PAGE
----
More than 2,000 people lined up -- some for days -- to snatch a patchwork blazer or a polka-dotted cardigan at a fraction of CdG's regular price tags, although it's clear Rei Kawakubo's cult-figure status drove interest, not the lure of a great deal. I watched in wonder as her die-hard fans camped on slabs of cardboard and downed instant ramen noodles. Even in a country where lines seem to form for the most mundane of reasons -- Krispy Kreme doughnuts included -- it was an impressive turnout. The coexistence and codependence of luxury goods and fast fashion is nothing new. Alexander McQueen's collection for Target is the latest example worthy of mention and it likely won't be the last. But it is especially interesting to see the high-low dynamic play itself out in Japan, where consumers have traditionally linked cheap prices to inferior quality goods.
For that very reason, many in Japan questioned whether H&M could work here. Still, there's evidence that mentality is starting to change, according to Christine Edman, H&M's Japan manager.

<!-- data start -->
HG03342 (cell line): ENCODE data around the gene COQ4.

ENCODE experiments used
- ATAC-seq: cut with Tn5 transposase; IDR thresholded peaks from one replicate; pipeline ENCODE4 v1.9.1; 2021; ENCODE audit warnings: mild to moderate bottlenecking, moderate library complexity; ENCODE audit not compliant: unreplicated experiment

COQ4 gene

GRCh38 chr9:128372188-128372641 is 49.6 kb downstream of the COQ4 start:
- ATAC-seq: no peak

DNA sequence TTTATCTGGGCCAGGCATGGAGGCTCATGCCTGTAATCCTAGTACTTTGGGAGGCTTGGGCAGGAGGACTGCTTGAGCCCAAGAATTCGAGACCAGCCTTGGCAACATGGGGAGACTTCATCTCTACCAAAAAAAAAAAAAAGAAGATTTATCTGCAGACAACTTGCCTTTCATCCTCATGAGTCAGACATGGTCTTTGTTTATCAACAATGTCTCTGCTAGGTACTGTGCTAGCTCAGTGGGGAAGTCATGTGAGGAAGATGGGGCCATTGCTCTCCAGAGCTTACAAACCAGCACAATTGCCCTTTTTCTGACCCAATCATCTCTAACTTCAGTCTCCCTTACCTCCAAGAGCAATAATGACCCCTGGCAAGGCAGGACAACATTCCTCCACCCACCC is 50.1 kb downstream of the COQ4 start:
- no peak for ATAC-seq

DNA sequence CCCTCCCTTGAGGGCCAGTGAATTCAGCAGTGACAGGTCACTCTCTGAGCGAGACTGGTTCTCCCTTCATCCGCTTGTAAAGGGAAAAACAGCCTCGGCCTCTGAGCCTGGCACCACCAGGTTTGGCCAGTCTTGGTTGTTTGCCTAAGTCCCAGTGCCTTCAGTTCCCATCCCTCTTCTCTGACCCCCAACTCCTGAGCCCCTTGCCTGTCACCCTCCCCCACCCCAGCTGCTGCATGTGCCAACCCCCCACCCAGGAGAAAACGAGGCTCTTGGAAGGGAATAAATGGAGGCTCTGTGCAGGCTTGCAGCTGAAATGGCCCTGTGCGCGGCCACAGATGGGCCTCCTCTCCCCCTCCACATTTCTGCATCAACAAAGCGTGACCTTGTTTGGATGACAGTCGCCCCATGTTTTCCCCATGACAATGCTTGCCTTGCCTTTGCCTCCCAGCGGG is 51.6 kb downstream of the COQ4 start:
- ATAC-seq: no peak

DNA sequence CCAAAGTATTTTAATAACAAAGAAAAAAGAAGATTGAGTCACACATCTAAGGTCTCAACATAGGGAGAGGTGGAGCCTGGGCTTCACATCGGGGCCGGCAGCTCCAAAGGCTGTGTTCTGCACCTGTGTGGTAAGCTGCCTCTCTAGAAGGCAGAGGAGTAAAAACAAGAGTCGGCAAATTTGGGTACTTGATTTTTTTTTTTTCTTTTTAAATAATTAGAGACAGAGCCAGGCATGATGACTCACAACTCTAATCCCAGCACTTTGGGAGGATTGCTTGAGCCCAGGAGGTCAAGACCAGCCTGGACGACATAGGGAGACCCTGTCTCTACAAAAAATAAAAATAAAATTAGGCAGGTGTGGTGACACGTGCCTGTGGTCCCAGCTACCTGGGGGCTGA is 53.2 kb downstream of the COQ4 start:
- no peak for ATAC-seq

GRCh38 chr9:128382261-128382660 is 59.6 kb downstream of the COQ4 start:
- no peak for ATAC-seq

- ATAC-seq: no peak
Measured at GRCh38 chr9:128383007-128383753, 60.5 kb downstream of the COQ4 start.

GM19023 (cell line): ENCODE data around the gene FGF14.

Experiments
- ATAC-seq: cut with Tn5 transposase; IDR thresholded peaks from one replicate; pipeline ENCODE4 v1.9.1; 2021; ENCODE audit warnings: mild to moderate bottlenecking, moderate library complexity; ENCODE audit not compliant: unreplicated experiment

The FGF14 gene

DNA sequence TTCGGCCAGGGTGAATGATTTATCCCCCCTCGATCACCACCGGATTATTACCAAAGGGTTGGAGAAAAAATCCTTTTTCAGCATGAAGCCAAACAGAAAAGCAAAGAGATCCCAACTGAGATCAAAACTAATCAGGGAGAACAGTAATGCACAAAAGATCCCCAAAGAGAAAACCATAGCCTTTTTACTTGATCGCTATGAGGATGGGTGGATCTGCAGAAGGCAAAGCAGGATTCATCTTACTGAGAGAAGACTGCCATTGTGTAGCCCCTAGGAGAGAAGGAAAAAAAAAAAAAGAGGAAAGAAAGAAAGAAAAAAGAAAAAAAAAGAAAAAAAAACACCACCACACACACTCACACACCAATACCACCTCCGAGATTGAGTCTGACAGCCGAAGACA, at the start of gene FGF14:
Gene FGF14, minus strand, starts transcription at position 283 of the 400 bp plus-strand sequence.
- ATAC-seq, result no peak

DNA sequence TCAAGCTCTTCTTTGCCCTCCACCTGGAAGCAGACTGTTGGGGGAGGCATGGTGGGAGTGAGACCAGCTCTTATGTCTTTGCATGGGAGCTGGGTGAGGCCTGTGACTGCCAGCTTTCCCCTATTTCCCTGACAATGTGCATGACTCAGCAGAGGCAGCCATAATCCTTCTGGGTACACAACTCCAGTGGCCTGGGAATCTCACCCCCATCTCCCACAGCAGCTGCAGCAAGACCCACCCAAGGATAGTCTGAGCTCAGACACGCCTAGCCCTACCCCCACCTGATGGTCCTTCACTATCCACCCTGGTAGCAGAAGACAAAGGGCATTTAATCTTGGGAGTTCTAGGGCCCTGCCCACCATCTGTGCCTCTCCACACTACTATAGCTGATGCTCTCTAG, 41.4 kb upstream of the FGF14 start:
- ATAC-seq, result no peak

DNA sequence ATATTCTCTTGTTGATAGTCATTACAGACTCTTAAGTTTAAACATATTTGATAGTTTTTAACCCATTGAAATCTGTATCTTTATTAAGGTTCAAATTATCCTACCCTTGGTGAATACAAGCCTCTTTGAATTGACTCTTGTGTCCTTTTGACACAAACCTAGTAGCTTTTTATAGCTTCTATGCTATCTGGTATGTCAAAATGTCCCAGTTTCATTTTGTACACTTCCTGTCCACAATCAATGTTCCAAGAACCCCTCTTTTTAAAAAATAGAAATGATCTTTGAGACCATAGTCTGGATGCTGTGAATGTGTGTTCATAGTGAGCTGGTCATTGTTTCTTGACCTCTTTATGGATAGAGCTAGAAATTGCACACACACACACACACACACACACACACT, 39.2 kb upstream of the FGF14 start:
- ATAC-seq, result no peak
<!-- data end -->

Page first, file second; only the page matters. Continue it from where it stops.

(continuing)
"I think the pioneer for that was Uniqlo. They have worked a lot on their quality as well [as H&M] and for me I think that broke the mold in Japan in the thinking," she told journalists a couple days before the Harajuku opening.
Although it's way too early to gauge H&M's long-term success, the lines outside the chain's first two stores are a promising start and the current macroeconomic dynamics could definitely provide an added boost.
"When your purse strings are tightening that's when you want to get the best deal and you want to still enjoy fashion," Edman said.
And it's safe to say that Tokyo-ites are eager to do just that -- wait notwithstanding.
For a look back at H&M's previous collaborations, click here.